Beat up a dozen eggs, very light; add salt and soak the matzos in the beaten egg. (It is much better to soak the matzos in milk first, then in the beaten egg.) In the meantime heat a quantity of goose oil in a spider*; dip each piece of matzos in the eggs before laying in the spider; fry a light brown on both sides; lay on a large platter and sprinkle with a mixture of sugar, cinnnamon and grated peel of a lemon; the more eggs used the richer they will be. Delicious.

* spider=cast iron frying pan, originally with three legs

Journalist Susan Katz Miller is an interfaith families speaker, consultant, and coach, and author of Being Both: Embracing Two Religions in One Interfaith Family (2015), and The Interfaith Family Journal (2019). Follow her on twitter @susankatzmiller.

Passover: Aimee Helen’s Southern-Style Charoset Recipe

In the late 19th century, my great-grandfather Emanuel Michael Rosenfelder left Bavaria and became a circuit-riding rabbi, serving Jewish traders and merchants along the Mississippi River, in Natchez, Baton Rouge, and New Orleans. When he registered to vote in 1876 in Ouachita Parish, Louisiana, the clerk, obviously unfamiliar with Jewish theology, recorded Rabbi Rosenfelder’s profession as “Minister of the Gospel.” In New Orleans, he met and married my great-grandmother, a teenager who had been living in a Jewish orphanage after her parents died in a Yellow Fever epidemic. Fleeing the threat of tropical illness, the Rosenfelders journeyed north up the river and settled in Louisville, Kentucky. My grandmother was born and raised there, one of eight children, and they gave her a Southern francophone name, Aimee Helen.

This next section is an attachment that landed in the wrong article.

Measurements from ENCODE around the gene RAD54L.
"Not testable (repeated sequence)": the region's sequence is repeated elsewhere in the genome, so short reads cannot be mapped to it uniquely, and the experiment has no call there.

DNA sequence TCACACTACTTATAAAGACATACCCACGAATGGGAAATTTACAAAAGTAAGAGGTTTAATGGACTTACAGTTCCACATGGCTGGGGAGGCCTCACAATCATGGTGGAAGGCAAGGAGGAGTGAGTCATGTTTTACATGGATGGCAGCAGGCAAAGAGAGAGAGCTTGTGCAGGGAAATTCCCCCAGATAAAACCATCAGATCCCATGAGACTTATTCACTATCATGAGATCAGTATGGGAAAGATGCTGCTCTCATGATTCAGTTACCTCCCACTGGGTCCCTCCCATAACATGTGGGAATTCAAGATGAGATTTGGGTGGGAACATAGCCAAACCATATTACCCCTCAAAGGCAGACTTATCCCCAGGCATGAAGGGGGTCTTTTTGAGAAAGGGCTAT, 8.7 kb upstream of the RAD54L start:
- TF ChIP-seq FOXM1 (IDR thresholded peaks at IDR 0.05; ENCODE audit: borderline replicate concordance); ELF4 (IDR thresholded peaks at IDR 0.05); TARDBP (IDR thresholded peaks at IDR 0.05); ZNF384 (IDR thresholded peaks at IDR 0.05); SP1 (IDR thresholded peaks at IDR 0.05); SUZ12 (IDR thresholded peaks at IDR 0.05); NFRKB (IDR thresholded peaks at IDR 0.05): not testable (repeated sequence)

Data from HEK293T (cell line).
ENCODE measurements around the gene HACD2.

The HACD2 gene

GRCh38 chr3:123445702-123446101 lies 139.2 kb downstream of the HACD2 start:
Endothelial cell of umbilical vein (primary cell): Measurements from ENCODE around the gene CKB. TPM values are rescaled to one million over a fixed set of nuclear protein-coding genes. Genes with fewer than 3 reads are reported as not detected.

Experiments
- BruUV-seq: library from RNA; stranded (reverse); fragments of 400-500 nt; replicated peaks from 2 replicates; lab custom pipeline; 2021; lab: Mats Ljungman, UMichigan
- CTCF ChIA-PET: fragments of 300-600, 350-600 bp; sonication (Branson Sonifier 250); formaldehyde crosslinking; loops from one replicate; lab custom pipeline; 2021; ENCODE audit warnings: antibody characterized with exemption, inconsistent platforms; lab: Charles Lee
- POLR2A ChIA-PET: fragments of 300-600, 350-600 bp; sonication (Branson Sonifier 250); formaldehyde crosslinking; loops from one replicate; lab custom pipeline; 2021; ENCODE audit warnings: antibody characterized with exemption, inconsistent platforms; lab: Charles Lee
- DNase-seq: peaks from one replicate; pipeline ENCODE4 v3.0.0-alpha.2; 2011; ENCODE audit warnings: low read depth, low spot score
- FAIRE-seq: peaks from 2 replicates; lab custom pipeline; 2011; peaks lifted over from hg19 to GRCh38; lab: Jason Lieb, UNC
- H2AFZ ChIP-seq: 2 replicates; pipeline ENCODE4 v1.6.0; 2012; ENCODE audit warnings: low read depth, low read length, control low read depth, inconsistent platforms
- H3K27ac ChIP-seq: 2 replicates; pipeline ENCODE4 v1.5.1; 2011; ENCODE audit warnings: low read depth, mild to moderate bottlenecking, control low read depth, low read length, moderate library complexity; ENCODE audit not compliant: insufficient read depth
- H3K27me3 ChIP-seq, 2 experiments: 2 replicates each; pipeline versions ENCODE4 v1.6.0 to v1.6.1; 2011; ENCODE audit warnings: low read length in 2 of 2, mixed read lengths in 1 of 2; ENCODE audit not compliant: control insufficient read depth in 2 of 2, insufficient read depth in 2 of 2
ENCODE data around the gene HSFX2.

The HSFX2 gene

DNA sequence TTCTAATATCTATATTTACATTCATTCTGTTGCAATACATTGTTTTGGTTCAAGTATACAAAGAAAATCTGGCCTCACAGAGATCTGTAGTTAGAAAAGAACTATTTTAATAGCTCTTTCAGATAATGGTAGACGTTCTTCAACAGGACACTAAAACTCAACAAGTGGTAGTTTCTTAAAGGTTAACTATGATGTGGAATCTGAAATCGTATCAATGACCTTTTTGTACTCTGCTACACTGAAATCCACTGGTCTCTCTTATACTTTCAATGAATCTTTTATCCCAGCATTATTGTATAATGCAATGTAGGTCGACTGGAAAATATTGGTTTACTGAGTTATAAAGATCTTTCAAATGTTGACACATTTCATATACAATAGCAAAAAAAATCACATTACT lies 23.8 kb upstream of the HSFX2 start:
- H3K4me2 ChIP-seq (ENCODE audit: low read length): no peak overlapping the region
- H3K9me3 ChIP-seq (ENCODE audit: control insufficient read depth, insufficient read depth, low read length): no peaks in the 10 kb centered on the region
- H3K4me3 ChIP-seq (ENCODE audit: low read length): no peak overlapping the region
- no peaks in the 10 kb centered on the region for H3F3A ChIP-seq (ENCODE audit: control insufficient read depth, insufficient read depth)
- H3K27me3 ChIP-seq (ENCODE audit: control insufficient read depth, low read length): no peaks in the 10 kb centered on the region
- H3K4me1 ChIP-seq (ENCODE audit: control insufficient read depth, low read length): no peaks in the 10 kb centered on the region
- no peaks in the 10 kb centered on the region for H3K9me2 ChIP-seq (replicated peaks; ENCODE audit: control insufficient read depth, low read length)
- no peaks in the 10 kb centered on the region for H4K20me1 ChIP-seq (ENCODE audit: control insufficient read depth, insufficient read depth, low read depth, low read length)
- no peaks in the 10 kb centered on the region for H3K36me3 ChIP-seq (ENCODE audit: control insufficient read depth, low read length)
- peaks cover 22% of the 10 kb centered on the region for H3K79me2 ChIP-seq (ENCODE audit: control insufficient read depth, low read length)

In preparing for the Passover Seder next week, I turned to Grandma’s charoset recipe, written out for me in her shaky handwriting on a translucent scrap of onion-skin paper. The typical Ashkenazic (European Jewish) recipe for charoset is a mix of chopped apples, almonds, cinnamon and sweet kosher wine, and in many families, the big debate is whether to include raisins. Meanwhile, the Sephardim (Jews from Spain, Portugal and the Middle East) make charoset with desert fruits including dates, figs, pistachios and pine nuts. Charoset, served on matzah as part of the ritual Passover meal, is meant to represent either the mortar used by Jewish slaves when building the pyramids, or the sensual foods mentioned in the Song of Songs.